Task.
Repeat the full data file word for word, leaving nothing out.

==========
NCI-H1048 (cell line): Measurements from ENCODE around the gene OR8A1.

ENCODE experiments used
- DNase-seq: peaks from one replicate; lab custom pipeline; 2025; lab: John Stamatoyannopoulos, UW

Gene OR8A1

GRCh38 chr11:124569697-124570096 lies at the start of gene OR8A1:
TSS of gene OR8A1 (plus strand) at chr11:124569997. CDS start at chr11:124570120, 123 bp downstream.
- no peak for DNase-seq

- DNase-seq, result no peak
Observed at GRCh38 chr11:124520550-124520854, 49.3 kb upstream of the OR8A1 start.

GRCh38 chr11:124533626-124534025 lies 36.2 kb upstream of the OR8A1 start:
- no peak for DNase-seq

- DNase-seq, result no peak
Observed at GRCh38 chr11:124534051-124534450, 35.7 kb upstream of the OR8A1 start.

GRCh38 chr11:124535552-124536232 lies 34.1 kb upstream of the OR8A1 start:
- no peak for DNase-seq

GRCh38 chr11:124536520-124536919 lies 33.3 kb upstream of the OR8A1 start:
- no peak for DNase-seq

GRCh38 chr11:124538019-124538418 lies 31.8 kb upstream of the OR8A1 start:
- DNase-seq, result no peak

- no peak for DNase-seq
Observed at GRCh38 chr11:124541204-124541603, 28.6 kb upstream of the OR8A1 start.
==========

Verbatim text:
NCI-H1048 (cell line): Measurements from ENCODE around the gene OR8A1.

ENCODE experiments used
- DNase-seq: peaks from one replicate; lab custom pipeline; 2025; lab: John Stamatoyannopoulos, UW

Gene OR8A1

GRCh38 chr11:124569697-124570096 lies at the start of gene OR8A1:
TSS of gene OR8A1 (plus strand) at chr11:124569997. CDS start at chr11:124570120, 123 bp downstream.
- no peak for DNase-seq

- DNase-seq, result no peak
Observed at GRCh38 chr11:124520550-124520854, 49.3 kb upstream of the OR8A1 start.

GRCh38 chr11:124533626-124534025 lies 36.2 kb upstream of the OR8A1 start:
- no peak for DNase-seq

- DNase-seq, result no peak
Observed at GRCh38 chr11:124534051-124534450, 35.7 kb upstream of the OR8A1 start.

GRCh38 chr11:124535552-124536232 lies 34.1 kb upstream of the OR8A1 start:
- no peak for DNase-seq

GRCh38 chr11:124536520-124536919 lies 33.3 kb upstream of the OR8A1 start:
- no peak for DNase-seq

GRCh38 chr11:124538019-124538418 lies 31.8 kb upstream of the OR8A1 start:
- DNase-seq, result no peak

- no peak for DNase-seq
Observed at GRCh38 chr11:124541204-124541603, 28.6 kb upstream of the OR8A1 start.